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April 2017: European hospitality has the wind in its sails

Despite slower growth than the previous month, European hospitality figures are still pretty good, with 4% growth in the RevPAR. The only drawbacks in this favorable trend: calendar effects likely to affect some markets, and difficulty increasing daily rates in certain segments and countries.

While growth in European hotel occupancy is slower in April 2017 than it was in March; several countries have suffered significant drops, pulling the Union's average down. Nonetheless, the overall occupancy rate is up by 2 points, while +3 points was recorded last month; the trend remains generally positive.



April 2017: Monthly Hotel chains results by category



Nevertheless, in Germany the 'calendar gap' has had a tremendous impact on its performance: the RevPAR fell by 17% in April following double-digit growth in March, bringing growth down to 0.6% since the start of 2017. Aside from a less suitable exhibition calendar, the upcoming general elections (next September) have apparently brought a certain level of passivity. Poland's results are also down, but this is with respect to an excellent month of April last year, notably in Wroclaw, then European Capital of Culture.

The two other major players on the European hospitality scene - the United Kingdom and France - have adopted better strategies and offset Germany's temporary weakness. Despite the tragic terrorist attack near Westminster in London, the country did not suffer any drop in tourism contrary to the other side of the Channel following terrorist attacks in Paris and Nice. British growth is, however, mostly driven by prices (+5.6% in local currency), although the occupancy rate remains on the rise (+1.3 point).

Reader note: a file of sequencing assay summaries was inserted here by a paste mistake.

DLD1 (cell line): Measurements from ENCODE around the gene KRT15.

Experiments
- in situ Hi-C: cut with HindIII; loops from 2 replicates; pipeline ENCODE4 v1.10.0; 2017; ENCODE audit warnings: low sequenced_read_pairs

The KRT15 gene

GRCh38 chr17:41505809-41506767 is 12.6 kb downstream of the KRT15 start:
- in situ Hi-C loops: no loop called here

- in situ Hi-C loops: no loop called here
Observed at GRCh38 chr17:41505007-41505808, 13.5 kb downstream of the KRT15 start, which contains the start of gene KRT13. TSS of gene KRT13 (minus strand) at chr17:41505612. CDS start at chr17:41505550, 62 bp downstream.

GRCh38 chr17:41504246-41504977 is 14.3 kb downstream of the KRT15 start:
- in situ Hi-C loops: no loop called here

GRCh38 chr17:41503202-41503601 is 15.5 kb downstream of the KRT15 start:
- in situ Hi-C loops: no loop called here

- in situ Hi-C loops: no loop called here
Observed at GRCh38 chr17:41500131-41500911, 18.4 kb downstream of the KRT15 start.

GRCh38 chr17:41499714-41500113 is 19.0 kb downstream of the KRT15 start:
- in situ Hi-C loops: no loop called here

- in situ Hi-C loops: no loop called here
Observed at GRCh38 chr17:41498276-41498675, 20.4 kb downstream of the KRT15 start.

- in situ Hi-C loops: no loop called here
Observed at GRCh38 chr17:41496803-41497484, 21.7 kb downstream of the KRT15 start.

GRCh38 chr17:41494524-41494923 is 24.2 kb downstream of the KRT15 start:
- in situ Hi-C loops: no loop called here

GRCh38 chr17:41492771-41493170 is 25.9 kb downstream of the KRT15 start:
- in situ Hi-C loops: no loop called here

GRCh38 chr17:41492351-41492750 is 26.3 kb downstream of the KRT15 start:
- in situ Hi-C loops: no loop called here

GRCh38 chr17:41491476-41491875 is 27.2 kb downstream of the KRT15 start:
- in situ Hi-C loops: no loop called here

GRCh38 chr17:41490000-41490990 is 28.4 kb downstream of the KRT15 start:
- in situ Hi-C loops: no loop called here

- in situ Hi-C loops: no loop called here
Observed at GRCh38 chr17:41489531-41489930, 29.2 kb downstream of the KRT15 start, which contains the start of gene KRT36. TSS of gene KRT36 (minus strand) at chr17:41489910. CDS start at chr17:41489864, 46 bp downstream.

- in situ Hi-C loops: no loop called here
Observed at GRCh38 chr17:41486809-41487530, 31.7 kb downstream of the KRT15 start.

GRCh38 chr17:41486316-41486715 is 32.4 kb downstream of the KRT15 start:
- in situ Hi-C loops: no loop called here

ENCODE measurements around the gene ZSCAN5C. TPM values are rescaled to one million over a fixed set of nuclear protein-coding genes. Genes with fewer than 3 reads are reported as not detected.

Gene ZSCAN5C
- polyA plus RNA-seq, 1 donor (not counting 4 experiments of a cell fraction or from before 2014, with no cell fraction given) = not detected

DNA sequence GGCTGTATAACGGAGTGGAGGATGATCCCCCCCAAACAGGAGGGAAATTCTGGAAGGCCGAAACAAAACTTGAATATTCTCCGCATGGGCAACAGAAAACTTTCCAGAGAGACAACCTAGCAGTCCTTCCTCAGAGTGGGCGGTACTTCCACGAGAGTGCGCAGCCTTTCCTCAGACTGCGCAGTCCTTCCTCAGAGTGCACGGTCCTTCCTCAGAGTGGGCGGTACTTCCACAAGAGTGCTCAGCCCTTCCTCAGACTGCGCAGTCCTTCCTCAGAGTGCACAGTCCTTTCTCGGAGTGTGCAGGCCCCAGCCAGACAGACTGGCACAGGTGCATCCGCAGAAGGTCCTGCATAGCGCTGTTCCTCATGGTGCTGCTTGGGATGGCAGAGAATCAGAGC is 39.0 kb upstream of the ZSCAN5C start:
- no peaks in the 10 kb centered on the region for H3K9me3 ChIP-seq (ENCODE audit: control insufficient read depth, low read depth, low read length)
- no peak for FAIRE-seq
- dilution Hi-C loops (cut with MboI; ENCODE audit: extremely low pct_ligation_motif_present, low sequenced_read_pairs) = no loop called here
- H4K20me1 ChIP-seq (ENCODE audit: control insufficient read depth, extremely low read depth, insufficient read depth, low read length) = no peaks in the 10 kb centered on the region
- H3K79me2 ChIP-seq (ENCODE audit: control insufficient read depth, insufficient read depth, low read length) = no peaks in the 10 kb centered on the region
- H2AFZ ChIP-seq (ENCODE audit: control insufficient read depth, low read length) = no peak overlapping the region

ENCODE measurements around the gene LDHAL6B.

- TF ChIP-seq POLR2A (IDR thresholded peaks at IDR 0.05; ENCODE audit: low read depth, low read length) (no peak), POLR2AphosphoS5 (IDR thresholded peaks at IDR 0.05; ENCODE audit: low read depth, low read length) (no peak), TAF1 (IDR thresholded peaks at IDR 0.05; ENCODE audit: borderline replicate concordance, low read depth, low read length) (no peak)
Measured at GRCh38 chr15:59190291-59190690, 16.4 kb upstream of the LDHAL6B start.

France's hospitality sector is regaining its dynamism, although here, too, the 2016 base is partly responsible for the tremendous increase in its RevPAR (about 10%). Belgium is on the same level of growth with a double-digit increase in its occupancy rate. The only thing that needs to be done is to adjust prices to their previous level in 2015: France's prices remain stable compared to 2016, while Belgium's goes down (-2.7%) enabling it to generate double-digit growth in its occupancy rate.

Southern European countries are celebrating: Spain confirms its economic and tourism revival with +17% growth across the month featuring Holy Week. Greece benefits from arrivals that previously went to Turkey. Portugal follows the same positive trends with impressive figures (+31%), although across a smaller base. Hungary and Czech Republic also benefit from double-digit growth.

Italy, which had not yet entered the recovery, is finally on the right track (+6.1% over the month, +5.4% year-to-date). The year 2017, traditionally more favorable since it's an uneven year, has not yet benefited from positive repercussions generated by the Venice Biennale, which will take place from May 13 to November 26.

There is generally a favorable trend across Europe's hospitality landscape in April, featuring an increase in the occupancy rate. Average daily rates continue to lag behind with an increase by only 0.8% across the month and by 1.9% since the beginning of the year. While the upscale range has generated a slight price increase (+2.6% in April and year-to-date 2017), this is not yet the case for the midscale and economy sectors, where prices went down again this month (-0.6% and -0.5%), although they have been on the rise since early 2017 (+1.6% and +0.9% respectively). Is this a preview of real growth to be seen this summer?

Also read:



  • March 2017: Europe's hotel industry leaves its doubts behind
  • February 2017: the growth dynamic continues for European hoteliers
  • January 2017: overall improvement in the European hospitality industry

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